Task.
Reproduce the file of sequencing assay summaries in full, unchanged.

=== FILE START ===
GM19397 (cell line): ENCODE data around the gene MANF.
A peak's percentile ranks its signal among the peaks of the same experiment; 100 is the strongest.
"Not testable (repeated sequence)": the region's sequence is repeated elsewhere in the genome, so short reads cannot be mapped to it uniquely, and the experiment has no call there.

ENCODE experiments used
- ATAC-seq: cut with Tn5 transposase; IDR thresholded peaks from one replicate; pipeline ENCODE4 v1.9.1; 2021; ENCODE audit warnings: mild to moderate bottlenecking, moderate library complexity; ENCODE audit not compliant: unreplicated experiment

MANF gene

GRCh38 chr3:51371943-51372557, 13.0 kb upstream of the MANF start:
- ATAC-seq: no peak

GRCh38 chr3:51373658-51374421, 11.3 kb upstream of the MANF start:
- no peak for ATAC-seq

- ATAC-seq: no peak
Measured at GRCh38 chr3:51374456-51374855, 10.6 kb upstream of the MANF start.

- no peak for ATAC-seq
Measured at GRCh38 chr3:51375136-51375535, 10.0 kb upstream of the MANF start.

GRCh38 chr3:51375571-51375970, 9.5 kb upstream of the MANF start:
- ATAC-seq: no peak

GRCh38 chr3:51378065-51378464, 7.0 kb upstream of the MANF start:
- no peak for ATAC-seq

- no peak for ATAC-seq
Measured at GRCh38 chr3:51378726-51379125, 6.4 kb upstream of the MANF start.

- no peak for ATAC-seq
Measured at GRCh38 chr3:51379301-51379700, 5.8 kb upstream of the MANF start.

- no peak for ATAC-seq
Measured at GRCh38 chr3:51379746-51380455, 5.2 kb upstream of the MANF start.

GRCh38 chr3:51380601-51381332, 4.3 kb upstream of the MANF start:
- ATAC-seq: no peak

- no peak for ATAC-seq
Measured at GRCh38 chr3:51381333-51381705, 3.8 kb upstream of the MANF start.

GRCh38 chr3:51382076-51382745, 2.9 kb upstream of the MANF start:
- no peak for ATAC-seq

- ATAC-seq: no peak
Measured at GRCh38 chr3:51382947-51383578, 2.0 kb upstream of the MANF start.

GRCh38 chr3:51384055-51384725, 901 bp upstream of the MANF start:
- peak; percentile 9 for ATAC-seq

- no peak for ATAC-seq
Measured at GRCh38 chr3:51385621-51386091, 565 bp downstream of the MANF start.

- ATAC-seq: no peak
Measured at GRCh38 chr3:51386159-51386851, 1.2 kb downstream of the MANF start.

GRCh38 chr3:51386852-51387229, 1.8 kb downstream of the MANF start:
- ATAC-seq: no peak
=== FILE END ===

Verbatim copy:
GM19397 (cell line): ENCODE data around the gene MANF.
A peak's percentile ranks its signal among the peaks of the same experiment; 100 is the strongest.
"Not testable (repeated sequence)": the region's sequence is repeated elsewhere in the genome, so short reads cannot be mapped to it uniquely, and the experiment has no call there.

ENCODE experiments used
- ATAC-seq: cut with Tn5 transposase; IDR thresholded peaks from one replicate; pipeline ENCODE4 v1.9.1; 2021; ENCODE audit warnings: mild to moderate bottlenecking, moderate library complexity; ENCODE audit not compliant: unreplicated experiment

MANF gene

GRCh38 chr3:51371943-51372557, 13.0 kb upstream of the MANF start:
- ATAC-seq: no peak

GRCh38 chr3:51373658-51374421, 11.3 kb upstream of the MANF start:
- no peak for ATAC-seq

- ATAC-seq: no peak
Measured at GRCh38 chr3:51374456-51374855, 10.6 kb upstream of the MANF start.

- no peak for ATAC-seq
Measured at GRCh38 chr3:51375136-51375535, 10.0 kb upstream of the MANF start.

GRCh38 chr3:51375571-51375970, 9.5 kb upstream of the MANF start:
- ATAC-seq: no peak

GRCh38 chr3:51378065-51378464, 7.0 kb upstream of the MANF start:
- no peak for ATAC-seq

- no peak for ATAC-seq
Measured at GRCh38 chr3:51378726-51379125, 6.4 kb upstream of the MANF start.

- no peak for ATAC-seq
Measured at GRCh38 chr3:51379301-51379700, 5.8 kb upstream of the MANF start.

- no peak for ATAC-seq
Measured at GRCh38 chr3:51379746-51380455, 5.2 kb upstream of the MANF start.

GRCh38 chr3:51380601-51381332, 4.3 kb upstream of the MANF start:
- ATAC-seq: no peak

- no peak for ATAC-seq
Measured at GRCh38 chr3:51381333-51381705, 3.8 kb upstream of the MANF start.

GRCh38 chr3:51382076-51382745, 2.9 kb upstream of the MANF start:
- no peak for ATAC-seq

- ATAC-seq: no peak
Measured at GRCh38 chr3:51382947-51383578, 2.0 kb upstream of the MANF start.

GRCh38 chr3:51384055-51384725, 901 bp upstream of the MANF start:
- peak; percentile 9 for ATAC-seq

- no peak for ATAC-seq
Measured at GRCh38 chr3:51385621-51386091, 565 bp downstream of the MANF start.

- ATAC-seq: no peak
Measured at GRCh38 chr3:51386159-51386851, 1.2 kb downstream of the MANF start.

GRCh38 chr3:51386852-51387229, 1.8 kb downstream of the MANF start:
- ATAC-seq: no peak